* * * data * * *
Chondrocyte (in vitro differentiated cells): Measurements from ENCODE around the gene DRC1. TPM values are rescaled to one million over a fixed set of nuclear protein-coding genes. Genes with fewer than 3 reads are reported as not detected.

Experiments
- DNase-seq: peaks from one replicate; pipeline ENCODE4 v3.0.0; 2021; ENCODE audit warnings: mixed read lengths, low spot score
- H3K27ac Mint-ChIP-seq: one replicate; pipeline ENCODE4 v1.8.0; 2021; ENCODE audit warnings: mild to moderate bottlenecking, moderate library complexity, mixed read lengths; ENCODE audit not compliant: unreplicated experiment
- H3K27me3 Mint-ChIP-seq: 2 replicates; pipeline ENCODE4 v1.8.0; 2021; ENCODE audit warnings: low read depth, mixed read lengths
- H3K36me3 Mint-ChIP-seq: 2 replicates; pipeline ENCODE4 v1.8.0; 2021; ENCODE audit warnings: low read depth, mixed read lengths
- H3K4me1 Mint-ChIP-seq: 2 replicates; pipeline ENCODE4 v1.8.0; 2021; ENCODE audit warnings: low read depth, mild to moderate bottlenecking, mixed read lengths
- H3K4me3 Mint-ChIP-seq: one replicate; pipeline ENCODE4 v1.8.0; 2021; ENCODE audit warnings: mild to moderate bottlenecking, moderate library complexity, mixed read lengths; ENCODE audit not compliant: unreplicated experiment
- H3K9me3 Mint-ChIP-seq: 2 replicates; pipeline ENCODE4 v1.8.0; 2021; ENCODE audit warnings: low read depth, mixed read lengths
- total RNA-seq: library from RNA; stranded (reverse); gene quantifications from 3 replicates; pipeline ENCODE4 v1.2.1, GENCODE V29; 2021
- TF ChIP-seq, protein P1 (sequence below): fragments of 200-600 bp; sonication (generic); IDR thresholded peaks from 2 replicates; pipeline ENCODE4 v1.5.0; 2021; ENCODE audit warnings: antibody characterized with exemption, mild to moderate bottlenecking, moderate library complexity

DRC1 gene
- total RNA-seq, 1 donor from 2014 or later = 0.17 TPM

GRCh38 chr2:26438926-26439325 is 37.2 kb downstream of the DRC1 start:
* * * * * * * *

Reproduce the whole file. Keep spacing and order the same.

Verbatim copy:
Chondrocyte (in vitro differentiated cells): Measurements from ENCODE around the gene DRC1. TPM values are rescaled to one million over a fixed set of nuclear protein-coding genes. Genes with fewer than 3 reads are reported as not detected.

Experiments
- DNase-seq: peaks from one replicate; pipeline ENCODE4 v3.0.0; 2021; ENCODE audit warnings: mixed read lengths, low spot score
- H3K27ac Mint-ChIP-seq: one replicate; pipeline ENCODE4 v1.8.0; 2021; ENCODE audit warnings: mild to moderate bottlenecking, moderate library complexity, mixed read lengths; ENCODE audit not compliant: unreplicated experiment
- H3K27me3 Mint-ChIP-seq: 2 replicates; pipeline ENCODE4 v1.8.0; 2021; ENCODE audit warnings: low read depth, mixed read lengths
- H3K36me3 Mint-ChIP-seq: 2 replicates; pipeline ENCODE4 v1.8.0; 2021; ENCODE audit warnings: low read depth, mixed read lengths
- H3K4me1 Mint-ChIP-seq: 2 replicates; pipeline ENCODE4 v1.8.0; 2021; ENCODE audit warnings: low read depth, mild to moderate bottlenecking, mixed read lengths
- H3K4me3 Mint-ChIP-seq: one replicate; pipeline ENCODE4 v1.8.0; 2021; ENCODE audit warnings: mild to moderate bottlenecking, moderate library complexity, mixed read lengths; ENCODE audit not compliant: unreplicated experiment
- H3K9me3 Mint-ChIP-seq: 2 replicates; pipeline ENCODE4 v1.8.0; 2021; ENCODE audit warnings: low read depth, mixed read lengths
- total RNA-seq: library from RNA; stranded (reverse); gene quantifications from 3 replicates; pipeline ENCODE4 v1.2.1, GENCODE V29; 2021
- TF ChIP-seq, protein P1 (sequence below): fragments of 200-600 bp; sonication (generic); IDR thresholded peaks from 2 replicates; pipeline ENCODE4 v1.5.0; 2021; ENCODE audit warnings: antibody characterized with exemption, mild to moderate bottlenecking, moderate library complexity

DRC1 gene
- total RNA-seq, 1 donor from 2014 or later = 0.17 TPM

GRCh38 chr2:26438926-26439325 is 37.2 kb downstream of the DRC1 start: